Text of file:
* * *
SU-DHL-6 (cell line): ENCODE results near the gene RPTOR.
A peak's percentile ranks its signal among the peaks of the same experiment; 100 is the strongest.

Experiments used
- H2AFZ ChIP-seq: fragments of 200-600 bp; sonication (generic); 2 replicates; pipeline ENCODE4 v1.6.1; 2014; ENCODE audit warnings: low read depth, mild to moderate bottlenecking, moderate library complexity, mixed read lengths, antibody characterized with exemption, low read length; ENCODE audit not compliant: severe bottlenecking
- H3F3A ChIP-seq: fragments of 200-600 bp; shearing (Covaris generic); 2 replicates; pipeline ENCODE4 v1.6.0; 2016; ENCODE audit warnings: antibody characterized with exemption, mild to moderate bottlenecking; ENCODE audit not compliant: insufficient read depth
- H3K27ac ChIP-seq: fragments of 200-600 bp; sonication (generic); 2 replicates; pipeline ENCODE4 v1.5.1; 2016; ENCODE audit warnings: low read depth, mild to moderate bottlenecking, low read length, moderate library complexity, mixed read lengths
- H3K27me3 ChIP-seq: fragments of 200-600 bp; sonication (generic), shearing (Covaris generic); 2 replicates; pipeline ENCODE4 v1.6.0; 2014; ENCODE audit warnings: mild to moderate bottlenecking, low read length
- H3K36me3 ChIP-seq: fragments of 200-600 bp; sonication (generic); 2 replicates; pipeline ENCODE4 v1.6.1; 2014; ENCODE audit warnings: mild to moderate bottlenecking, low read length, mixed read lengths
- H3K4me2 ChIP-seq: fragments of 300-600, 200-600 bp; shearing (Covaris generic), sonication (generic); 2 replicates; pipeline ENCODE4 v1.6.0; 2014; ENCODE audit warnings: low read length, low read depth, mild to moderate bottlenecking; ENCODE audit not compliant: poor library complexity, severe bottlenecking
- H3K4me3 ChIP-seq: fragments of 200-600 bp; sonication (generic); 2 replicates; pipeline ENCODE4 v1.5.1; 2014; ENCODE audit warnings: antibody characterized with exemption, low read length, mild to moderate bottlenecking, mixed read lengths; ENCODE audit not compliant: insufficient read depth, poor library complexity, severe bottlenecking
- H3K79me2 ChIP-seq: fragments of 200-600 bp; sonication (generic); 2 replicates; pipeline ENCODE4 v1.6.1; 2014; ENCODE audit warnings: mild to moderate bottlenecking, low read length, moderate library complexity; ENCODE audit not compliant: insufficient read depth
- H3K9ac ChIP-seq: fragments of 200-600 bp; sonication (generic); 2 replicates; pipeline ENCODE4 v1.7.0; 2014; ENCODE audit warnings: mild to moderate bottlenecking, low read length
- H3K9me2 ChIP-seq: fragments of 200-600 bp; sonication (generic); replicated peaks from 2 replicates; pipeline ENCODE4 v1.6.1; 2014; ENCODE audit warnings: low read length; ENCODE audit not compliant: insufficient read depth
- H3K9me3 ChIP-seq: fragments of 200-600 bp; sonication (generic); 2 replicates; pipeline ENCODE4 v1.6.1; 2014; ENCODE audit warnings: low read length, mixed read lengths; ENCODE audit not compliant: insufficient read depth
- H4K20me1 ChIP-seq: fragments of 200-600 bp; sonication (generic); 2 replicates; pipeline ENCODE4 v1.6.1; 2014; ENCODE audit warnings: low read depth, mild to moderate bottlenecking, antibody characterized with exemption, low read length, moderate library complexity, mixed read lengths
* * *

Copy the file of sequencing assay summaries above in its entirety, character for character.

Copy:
SU-DHL-6 (cell line): ENCODE results near the gene RPTOR.
A peak's percentile ranks its signal among the peaks of the same experiment; 100 is the strongest.

Experiments used
- H2AFZ ChIP-seq: fragments of 200-600 bp; sonication (generic); 2 replicates; pipeline ENCODE4 v1.6.1; 2014; ENCODE audit warnings: low read depth, mild to moderate bottlenecking, moderate library complexity, mixed read lengths, antibody characterized with exemption, low read length; ENCODE audit not compliant: severe bottlenecking
- H3F3A ChIP-seq: fragments of 200-600 bp; shearing (Covaris generic); 2 replicates; pipeline ENCODE4 v1.6.0; 2016; ENCODE audit warnings: antibody characterized with exemption, mild to moderate bottlenecking; ENCODE audit not compliant: insufficient read depth
- H3K27ac ChIP-seq: fragments of 200-600 bp; sonication (generic); 2 replicates; pipeline ENCODE4 v1.5.1; 2016; ENCODE audit warnings: low read depth, mild to moderate bottlenecking, low read length, moderate library complexity, mixed read lengths
- H3K27me3 ChIP-seq: fragments of 200-600 bp; sonication (generic), shearing (Covaris generic); 2 replicates; pipeline ENCODE4 v1.6.0; 2014; ENCODE audit warnings: mild to moderate bottlenecking, low read length
- H3K36me3 ChIP-seq: fragments of 200-600 bp; sonication (generic); 2 replicates; pipeline ENCODE4 v1.6.1; 2014; ENCODE audit warnings: mild to moderate bottlenecking, low read length, mixed read lengths
- H3K4me2 ChIP-seq: fragments of 300-600, 200-600 bp; shearing (Covaris generic), sonication (generic); 2 replicates; pipeline ENCODE4 v1.6.0; 2014; ENCODE audit warnings: low read length, low read depth, mild to moderate bottlenecking; ENCODE audit not compliant: poor library complexity, severe bottlenecking
- H3K4me3 ChIP-seq: fragments of 200-600 bp; sonication (generic); 2 replicates; pipeline ENCODE4 v1.5.1; 2014; ENCODE audit warnings: antibody characterized with exemption, low read length, mild to moderate bottlenecking, mixed read lengths; ENCODE audit not compliant: insufficient read depth, poor library complexity, severe bottlenecking
- H3K79me2 ChIP-seq: fragments of 200-600 bp; sonication (generic); 2 replicates; pipeline ENCODE4 v1.6.1; 2014; ENCODE audit warnings: mild to moderate bottlenecking, low read length, moderate library complexity; ENCODE audit not compliant: insufficient read depth
- H3K9ac ChIP-seq: fragments of 200-600 bp; sonication (generic); 2 replicates; pipeline ENCODE4 v1.7.0; 2014; ENCODE audit warnings: mild to moderate bottlenecking, low read length
- H3K9me2 ChIP-seq: fragments of 200-600 bp; sonication (generic); replicated peaks from 2 replicates; pipeline ENCODE4 v1.6.1; 2014; ENCODE audit warnings: low read length; ENCODE audit not compliant: insufficient read depth
- H3K9me3 ChIP-seq: fragments of 200-600 bp; sonication (generic); 2 replicates; pipeline ENCODE4 v1.6.1; 2014; ENCODE audit warnings: low read length, mixed read lengths; ENCODE audit not compliant: insufficient read depth
- H4K20me1 ChIP-seq: fragments of 200-600 bp; sonication (generic); 2 replicates; pipeline ENCODE4 v1.6.1; 2014; ENCODE audit warnings: low read depth, mild to moderate bottlenecking, antibody characterized with exemption, low read length, moderate library complexity, mixed read lengths